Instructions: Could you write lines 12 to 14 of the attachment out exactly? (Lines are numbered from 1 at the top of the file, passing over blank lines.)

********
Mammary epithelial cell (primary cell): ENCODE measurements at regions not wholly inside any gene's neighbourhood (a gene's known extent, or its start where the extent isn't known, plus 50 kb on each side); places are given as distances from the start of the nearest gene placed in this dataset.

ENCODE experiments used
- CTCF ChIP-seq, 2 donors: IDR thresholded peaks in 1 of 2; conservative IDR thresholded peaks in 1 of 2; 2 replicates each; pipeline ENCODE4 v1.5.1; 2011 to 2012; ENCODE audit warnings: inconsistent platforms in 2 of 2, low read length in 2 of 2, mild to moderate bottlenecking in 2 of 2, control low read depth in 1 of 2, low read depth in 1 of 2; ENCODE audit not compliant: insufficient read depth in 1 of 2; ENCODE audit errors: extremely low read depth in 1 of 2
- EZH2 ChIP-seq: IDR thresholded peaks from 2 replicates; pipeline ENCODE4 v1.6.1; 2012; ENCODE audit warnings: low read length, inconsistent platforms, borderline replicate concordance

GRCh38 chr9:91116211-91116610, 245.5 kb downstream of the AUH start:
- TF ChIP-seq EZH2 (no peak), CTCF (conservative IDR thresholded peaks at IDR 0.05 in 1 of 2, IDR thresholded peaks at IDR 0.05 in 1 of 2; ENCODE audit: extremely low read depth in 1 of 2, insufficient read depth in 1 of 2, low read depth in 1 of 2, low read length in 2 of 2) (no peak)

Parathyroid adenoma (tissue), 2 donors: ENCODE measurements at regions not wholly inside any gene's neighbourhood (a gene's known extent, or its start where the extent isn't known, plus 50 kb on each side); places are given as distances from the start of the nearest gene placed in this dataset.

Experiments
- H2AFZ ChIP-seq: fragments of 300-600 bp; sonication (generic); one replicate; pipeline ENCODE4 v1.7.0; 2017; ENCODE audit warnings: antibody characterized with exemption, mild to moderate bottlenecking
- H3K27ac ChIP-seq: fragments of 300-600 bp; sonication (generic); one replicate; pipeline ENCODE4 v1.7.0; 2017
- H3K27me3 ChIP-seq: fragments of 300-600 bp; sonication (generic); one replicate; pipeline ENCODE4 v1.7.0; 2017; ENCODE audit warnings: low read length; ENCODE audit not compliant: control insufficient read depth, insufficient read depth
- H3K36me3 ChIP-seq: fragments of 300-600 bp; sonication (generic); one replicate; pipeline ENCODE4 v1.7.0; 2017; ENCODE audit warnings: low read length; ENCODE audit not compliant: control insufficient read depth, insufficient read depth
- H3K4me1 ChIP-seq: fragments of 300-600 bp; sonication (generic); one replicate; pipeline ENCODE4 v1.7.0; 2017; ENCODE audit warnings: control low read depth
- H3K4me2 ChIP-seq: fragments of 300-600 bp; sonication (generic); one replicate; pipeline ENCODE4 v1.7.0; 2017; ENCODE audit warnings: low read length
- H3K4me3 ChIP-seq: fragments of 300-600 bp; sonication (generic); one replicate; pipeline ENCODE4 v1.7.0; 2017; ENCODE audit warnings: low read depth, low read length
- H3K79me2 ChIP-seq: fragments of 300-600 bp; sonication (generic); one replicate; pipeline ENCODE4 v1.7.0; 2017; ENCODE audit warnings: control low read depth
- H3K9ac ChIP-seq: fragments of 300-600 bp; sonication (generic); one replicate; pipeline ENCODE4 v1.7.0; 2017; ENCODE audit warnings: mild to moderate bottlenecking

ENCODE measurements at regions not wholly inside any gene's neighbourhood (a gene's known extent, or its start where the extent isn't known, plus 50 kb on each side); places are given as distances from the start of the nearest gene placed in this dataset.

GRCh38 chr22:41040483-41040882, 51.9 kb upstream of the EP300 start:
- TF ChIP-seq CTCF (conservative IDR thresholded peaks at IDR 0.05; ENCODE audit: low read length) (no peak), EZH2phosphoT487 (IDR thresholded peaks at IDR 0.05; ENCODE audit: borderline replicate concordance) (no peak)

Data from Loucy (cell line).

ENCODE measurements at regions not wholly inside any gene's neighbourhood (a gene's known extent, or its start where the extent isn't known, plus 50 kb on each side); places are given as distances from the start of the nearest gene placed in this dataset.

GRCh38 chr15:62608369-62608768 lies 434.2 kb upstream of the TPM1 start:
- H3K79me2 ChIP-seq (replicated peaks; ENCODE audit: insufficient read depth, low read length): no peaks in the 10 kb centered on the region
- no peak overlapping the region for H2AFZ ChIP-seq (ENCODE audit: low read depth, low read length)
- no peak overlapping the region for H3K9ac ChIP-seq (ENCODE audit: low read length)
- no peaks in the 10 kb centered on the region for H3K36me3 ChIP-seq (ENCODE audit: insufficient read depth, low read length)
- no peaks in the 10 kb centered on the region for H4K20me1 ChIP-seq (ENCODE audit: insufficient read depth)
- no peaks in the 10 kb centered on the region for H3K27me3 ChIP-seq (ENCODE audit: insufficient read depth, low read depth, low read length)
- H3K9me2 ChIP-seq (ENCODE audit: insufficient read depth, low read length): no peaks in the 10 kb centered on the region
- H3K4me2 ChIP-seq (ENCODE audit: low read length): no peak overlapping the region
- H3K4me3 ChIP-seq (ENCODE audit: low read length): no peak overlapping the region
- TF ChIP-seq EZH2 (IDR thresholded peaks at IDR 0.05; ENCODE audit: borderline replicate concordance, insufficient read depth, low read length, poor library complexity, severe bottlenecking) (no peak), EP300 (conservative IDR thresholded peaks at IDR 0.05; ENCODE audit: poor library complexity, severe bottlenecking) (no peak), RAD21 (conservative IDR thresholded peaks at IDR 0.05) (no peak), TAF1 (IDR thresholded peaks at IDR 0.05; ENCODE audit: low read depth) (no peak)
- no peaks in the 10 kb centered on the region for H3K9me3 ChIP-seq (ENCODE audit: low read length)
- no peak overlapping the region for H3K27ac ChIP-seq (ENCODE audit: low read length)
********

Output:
- H3K36me3 ChIP-seq: fragments of 300-600 bp; sonication (generic); one replicate; pipeline ENCODE4 v1.7.0; 2017; ENCODE audit warnings: low read length; ENCODE audit not compliant: control insufficient read depth, insufficient read depth
- H3K4me1 ChIP-seq: fragments of 300-600 bp; sonication (generic); one replicate; pipeline ENCODE4 v1.7.0; 2017; ENCODE audit warnings: control low read depth
- H3K4me2 ChIP-seq: fragments of 300-600 bp; sonication (generic); one replicate; pipeline ENCODE4 v1.7.0; 2017; ENCODE audit warnings: low read length